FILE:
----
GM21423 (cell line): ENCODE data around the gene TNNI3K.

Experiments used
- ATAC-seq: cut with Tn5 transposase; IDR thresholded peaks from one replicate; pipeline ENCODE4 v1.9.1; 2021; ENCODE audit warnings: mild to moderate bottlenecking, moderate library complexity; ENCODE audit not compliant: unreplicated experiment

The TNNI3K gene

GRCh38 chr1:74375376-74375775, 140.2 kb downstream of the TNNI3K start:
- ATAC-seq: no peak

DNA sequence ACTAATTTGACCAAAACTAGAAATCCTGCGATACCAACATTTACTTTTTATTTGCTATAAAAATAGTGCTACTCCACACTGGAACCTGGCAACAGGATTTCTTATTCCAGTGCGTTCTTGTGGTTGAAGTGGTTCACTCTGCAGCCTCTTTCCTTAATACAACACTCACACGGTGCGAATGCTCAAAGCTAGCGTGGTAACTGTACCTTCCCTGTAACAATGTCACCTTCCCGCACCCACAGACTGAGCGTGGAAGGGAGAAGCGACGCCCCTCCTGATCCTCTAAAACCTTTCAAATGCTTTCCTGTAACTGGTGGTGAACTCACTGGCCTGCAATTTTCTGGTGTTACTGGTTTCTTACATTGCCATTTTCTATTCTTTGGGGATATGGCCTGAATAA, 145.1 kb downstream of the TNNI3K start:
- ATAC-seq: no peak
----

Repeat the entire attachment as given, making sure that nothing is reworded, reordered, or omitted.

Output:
GM21423 (cell line): ENCODE data around the gene TNNI3K.

Experiments used
- ATAC-seq: cut with Tn5 transposase; IDR thresholded peaks from one replicate; pipeline ENCODE4 v1.9.1; 2021; ENCODE audit warnings: mild to moderate bottlenecking, moderate library complexity; ENCODE audit not compliant: unreplicated experiment

The TNNI3K gene

GRCh38 chr1:74375376-74375775, 140.2 kb downstream of the TNNI3K start:
- ATAC-seq: no peak

DNA sequence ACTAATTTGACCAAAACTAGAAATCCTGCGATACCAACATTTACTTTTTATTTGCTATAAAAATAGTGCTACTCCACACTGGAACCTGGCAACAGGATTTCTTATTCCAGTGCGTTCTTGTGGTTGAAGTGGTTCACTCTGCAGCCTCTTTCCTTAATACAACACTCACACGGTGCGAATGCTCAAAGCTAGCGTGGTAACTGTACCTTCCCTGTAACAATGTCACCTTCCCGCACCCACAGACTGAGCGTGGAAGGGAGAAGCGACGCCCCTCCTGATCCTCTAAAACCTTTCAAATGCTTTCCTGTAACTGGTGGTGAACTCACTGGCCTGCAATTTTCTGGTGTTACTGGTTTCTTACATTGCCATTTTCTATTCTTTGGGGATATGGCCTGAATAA, 145.1 kb downstream of the TNNI3K start:
- ATAC-seq: no peak